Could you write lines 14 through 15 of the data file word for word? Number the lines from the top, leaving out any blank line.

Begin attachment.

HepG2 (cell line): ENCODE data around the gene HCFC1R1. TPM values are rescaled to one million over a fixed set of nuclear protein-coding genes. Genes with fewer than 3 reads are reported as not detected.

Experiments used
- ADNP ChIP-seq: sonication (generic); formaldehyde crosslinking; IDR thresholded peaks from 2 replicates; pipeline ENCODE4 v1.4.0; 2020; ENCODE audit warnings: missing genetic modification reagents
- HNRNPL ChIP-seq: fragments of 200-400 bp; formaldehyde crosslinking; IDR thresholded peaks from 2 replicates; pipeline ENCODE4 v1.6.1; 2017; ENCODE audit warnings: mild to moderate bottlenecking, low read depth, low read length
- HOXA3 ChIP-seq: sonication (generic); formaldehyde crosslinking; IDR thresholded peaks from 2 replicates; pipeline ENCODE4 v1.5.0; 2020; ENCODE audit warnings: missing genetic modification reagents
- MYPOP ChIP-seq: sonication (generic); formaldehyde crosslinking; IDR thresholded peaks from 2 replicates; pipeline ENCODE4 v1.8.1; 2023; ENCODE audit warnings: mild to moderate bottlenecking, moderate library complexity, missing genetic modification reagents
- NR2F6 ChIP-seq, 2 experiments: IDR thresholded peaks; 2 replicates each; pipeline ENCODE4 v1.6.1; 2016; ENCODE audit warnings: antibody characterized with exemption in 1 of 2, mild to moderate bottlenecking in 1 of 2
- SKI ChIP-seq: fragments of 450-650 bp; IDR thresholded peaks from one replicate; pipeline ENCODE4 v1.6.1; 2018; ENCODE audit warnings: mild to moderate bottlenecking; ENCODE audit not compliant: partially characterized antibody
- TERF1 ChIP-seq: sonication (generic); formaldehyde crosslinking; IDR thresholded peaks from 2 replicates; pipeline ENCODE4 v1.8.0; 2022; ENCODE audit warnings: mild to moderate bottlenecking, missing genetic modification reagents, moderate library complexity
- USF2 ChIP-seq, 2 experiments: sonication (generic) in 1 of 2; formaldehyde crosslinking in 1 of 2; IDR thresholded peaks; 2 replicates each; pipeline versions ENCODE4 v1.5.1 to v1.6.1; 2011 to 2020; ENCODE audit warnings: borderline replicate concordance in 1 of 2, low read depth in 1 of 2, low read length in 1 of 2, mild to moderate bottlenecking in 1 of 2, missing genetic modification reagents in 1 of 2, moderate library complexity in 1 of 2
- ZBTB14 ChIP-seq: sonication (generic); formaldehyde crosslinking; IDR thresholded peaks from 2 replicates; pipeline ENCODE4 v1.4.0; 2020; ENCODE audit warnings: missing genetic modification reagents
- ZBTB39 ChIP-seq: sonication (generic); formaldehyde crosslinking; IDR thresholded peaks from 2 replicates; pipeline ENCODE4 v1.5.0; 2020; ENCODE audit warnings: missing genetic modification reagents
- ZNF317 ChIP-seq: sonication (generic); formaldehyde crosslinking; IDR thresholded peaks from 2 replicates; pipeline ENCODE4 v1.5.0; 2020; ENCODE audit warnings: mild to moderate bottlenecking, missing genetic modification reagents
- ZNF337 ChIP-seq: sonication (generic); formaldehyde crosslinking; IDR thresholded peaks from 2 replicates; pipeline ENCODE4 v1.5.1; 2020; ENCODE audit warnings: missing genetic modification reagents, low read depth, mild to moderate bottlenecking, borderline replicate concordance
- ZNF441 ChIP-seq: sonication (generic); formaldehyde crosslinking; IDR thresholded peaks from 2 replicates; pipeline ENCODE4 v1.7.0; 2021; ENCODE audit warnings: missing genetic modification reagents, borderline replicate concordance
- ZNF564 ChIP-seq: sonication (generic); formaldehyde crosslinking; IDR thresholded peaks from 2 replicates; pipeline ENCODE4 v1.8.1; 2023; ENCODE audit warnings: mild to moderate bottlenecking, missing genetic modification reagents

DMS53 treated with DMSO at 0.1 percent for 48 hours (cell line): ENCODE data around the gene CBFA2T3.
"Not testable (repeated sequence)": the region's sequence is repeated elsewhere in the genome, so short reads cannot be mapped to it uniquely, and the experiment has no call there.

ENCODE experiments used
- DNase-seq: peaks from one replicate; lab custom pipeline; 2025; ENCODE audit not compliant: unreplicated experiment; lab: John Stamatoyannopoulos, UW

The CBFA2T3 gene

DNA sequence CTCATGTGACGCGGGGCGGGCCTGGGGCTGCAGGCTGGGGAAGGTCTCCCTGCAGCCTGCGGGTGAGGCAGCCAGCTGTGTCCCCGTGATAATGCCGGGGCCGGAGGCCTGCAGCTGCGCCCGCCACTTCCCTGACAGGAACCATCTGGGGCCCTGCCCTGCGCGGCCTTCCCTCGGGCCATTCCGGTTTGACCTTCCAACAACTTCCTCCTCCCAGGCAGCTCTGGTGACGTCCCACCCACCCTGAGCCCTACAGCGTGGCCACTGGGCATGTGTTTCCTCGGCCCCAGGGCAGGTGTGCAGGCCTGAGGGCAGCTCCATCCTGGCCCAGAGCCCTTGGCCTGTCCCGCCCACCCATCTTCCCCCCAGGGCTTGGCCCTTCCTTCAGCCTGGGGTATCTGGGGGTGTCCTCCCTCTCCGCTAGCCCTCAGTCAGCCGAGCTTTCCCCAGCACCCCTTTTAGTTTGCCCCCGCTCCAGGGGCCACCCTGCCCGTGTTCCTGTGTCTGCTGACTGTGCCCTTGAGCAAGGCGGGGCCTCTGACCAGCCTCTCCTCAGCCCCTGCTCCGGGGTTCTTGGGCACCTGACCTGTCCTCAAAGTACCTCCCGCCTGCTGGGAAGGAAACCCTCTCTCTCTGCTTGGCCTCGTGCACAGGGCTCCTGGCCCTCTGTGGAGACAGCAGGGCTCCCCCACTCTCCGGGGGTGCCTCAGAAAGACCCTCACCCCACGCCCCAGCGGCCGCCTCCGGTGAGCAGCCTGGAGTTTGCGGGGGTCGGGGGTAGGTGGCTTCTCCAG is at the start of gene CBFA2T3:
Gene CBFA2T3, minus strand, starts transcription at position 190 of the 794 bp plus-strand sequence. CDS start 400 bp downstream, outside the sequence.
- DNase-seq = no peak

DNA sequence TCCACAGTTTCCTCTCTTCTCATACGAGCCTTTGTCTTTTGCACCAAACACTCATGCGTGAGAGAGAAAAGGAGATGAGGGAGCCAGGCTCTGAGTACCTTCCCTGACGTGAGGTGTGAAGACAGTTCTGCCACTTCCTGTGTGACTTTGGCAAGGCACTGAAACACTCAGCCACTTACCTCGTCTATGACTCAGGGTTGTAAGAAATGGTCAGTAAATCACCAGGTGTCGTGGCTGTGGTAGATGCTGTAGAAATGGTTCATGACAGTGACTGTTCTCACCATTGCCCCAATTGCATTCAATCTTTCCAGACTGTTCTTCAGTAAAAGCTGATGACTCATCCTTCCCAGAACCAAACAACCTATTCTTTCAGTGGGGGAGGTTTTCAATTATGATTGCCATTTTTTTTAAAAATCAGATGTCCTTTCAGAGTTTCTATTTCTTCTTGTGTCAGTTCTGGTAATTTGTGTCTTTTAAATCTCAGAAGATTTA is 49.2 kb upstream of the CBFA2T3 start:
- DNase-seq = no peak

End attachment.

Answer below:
- ZNF337 ChIP-seq: sonication (generic); formaldehyde crosslinking; IDR thresholded peaks from 2 replicates; pipeline ENCODE4 v1.5.1; 2020; ENCODE audit warnings: missing genetic modification reagents, low read depth, mild to moderate bottlenecking, borderline replicate concordance
- ZNF441 ChIP-seq: sonication (generic); formaldehyde crosslinking; IDR thresholded peaks from 2 replicates; pipeline ENCODE4 v1.7.0; 2021; ENCODE audit warnings: missing genetic modification reagents, borderline replicate concordance